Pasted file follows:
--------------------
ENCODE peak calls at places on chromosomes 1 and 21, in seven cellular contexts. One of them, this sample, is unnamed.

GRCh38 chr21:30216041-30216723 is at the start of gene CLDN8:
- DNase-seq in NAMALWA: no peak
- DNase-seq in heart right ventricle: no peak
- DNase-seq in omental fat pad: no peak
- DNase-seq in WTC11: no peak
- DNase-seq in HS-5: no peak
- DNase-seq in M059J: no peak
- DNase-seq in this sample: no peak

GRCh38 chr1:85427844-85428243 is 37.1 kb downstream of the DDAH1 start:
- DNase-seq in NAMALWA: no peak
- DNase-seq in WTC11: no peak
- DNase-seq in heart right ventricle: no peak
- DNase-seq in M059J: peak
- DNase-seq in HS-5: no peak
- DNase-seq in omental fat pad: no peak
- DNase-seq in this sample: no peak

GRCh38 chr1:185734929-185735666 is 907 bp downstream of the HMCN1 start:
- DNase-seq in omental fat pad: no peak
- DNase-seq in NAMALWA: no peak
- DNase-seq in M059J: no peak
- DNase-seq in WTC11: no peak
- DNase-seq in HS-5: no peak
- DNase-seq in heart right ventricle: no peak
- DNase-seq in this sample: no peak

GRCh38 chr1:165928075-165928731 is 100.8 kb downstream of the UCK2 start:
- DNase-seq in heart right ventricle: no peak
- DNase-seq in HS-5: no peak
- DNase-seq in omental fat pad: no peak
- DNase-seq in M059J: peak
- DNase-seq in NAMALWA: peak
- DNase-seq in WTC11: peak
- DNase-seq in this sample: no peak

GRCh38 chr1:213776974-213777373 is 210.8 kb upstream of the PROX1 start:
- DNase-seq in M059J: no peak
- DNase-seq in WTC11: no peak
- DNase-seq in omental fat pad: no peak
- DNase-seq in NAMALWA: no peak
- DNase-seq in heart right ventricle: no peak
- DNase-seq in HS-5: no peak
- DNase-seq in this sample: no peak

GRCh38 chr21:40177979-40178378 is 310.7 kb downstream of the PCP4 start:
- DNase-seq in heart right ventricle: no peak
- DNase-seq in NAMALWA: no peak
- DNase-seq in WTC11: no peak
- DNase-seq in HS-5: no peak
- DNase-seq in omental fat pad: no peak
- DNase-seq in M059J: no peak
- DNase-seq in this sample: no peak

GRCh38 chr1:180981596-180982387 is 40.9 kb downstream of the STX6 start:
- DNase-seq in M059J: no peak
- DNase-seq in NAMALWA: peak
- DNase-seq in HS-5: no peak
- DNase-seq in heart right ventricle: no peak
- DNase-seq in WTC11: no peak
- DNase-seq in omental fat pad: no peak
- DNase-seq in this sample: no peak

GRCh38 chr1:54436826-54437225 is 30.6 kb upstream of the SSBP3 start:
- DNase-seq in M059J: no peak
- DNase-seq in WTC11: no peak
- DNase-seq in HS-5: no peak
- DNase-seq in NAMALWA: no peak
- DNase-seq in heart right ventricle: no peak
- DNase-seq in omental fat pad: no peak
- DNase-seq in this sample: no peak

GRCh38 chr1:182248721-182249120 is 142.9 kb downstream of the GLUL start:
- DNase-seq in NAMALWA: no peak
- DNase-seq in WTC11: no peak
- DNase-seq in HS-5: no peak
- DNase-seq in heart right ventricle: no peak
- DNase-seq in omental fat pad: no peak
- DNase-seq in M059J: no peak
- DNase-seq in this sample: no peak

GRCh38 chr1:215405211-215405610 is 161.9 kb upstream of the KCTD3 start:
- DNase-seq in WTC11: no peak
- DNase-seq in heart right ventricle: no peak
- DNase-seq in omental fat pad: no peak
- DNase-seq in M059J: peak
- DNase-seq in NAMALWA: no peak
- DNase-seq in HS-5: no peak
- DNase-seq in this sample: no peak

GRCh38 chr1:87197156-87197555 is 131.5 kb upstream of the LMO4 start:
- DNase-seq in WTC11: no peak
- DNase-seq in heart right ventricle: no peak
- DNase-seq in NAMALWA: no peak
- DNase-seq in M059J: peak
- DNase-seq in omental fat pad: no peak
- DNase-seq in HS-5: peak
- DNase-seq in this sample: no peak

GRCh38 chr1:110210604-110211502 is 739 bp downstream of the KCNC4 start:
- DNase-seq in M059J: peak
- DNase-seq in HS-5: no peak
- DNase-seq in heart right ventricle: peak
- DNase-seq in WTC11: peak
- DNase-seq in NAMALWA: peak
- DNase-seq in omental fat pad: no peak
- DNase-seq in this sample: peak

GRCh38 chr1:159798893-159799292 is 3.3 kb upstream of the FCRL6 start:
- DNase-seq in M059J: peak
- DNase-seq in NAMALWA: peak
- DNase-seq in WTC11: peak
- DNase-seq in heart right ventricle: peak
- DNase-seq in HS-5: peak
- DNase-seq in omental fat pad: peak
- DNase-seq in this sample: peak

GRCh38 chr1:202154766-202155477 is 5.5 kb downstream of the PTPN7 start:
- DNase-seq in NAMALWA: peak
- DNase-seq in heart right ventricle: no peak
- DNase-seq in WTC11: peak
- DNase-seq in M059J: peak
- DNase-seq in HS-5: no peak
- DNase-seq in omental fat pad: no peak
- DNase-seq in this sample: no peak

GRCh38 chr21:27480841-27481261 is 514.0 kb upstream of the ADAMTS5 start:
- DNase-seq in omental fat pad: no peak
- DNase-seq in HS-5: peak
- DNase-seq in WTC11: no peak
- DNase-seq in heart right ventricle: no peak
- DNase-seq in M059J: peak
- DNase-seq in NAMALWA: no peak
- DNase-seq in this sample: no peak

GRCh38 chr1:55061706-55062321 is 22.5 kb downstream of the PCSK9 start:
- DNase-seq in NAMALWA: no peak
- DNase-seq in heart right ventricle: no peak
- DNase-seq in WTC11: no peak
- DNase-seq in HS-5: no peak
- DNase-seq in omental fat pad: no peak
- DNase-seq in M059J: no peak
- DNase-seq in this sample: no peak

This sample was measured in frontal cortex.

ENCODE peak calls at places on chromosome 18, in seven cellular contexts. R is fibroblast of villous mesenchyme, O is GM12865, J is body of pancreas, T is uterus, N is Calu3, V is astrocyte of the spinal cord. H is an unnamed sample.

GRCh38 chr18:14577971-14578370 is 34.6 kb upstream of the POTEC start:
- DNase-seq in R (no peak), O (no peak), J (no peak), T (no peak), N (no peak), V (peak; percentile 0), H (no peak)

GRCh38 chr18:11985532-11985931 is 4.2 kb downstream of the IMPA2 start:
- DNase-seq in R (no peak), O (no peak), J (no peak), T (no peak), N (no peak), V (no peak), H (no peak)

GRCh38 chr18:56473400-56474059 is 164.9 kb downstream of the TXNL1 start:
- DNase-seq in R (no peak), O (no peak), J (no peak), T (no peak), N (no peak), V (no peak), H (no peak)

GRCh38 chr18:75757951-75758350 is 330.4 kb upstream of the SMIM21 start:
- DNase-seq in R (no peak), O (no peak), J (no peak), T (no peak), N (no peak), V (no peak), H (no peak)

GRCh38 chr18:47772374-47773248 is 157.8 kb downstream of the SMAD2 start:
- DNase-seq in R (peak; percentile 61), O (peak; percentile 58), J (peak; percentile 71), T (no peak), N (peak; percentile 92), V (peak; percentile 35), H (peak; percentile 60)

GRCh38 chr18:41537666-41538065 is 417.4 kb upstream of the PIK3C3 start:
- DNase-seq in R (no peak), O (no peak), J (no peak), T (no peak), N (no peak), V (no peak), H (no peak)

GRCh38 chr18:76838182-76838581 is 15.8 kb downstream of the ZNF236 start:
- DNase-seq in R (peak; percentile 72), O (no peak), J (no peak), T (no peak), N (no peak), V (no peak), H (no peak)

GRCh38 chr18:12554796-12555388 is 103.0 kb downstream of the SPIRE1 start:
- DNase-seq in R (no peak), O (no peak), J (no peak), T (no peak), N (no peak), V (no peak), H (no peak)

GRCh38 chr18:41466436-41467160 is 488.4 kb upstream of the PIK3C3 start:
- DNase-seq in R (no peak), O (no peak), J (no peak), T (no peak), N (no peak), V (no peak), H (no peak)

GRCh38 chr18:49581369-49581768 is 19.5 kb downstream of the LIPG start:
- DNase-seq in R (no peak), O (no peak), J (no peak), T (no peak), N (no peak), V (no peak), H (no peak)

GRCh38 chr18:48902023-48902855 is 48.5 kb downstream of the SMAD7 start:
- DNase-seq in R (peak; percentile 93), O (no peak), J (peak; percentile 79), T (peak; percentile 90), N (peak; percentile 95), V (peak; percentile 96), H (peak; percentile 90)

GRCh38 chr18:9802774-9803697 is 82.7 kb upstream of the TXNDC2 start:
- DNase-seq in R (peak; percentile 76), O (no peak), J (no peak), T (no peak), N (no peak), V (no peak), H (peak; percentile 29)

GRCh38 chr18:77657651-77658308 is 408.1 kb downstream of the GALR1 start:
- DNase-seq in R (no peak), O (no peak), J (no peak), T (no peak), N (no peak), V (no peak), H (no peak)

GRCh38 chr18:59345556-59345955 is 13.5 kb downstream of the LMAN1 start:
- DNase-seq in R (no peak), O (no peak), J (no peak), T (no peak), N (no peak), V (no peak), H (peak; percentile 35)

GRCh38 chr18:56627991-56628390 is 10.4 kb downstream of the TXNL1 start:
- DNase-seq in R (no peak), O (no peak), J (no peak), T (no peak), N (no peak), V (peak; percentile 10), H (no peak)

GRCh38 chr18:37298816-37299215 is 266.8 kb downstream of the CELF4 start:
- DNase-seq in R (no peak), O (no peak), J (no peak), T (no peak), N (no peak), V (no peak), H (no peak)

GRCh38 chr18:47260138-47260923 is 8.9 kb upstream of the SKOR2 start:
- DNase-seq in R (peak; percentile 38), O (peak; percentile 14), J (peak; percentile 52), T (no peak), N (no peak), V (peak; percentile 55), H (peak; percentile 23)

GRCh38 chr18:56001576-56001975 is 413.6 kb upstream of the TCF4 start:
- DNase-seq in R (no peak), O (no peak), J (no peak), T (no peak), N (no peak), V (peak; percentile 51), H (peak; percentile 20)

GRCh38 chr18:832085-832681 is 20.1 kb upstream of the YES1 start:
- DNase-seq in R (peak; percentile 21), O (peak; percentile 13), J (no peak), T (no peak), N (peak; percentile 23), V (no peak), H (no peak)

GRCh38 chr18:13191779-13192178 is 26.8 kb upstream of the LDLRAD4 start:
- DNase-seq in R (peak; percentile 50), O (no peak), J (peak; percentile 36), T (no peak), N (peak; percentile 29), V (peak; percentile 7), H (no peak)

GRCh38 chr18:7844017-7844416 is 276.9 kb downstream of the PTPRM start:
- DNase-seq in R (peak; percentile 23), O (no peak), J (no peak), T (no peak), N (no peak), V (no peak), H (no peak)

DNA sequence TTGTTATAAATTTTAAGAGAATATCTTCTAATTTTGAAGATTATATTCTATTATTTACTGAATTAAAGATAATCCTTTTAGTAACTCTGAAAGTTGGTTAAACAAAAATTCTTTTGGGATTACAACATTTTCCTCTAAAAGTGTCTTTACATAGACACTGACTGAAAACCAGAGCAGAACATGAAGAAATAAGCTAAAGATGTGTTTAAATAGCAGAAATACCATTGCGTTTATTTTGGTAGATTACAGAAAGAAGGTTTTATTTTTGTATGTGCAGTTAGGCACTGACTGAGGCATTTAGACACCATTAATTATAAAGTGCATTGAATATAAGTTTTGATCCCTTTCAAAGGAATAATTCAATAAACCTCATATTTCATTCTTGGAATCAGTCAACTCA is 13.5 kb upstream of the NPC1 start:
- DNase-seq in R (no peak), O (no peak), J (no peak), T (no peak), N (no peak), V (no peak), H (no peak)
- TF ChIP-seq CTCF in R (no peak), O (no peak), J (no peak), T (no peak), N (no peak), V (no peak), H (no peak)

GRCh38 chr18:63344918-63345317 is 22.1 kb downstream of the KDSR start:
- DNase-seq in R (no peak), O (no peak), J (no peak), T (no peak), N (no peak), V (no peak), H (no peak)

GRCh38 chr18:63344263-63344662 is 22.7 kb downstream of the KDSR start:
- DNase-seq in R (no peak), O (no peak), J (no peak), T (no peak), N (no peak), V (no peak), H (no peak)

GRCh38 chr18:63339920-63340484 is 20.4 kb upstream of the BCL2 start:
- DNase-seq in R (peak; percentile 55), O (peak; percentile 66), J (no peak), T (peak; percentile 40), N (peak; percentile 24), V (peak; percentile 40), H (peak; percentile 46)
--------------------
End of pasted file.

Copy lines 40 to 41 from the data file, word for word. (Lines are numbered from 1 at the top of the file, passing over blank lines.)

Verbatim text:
- DNase-seq in HS-5: no peak
- DNase-seq in this sample: no peak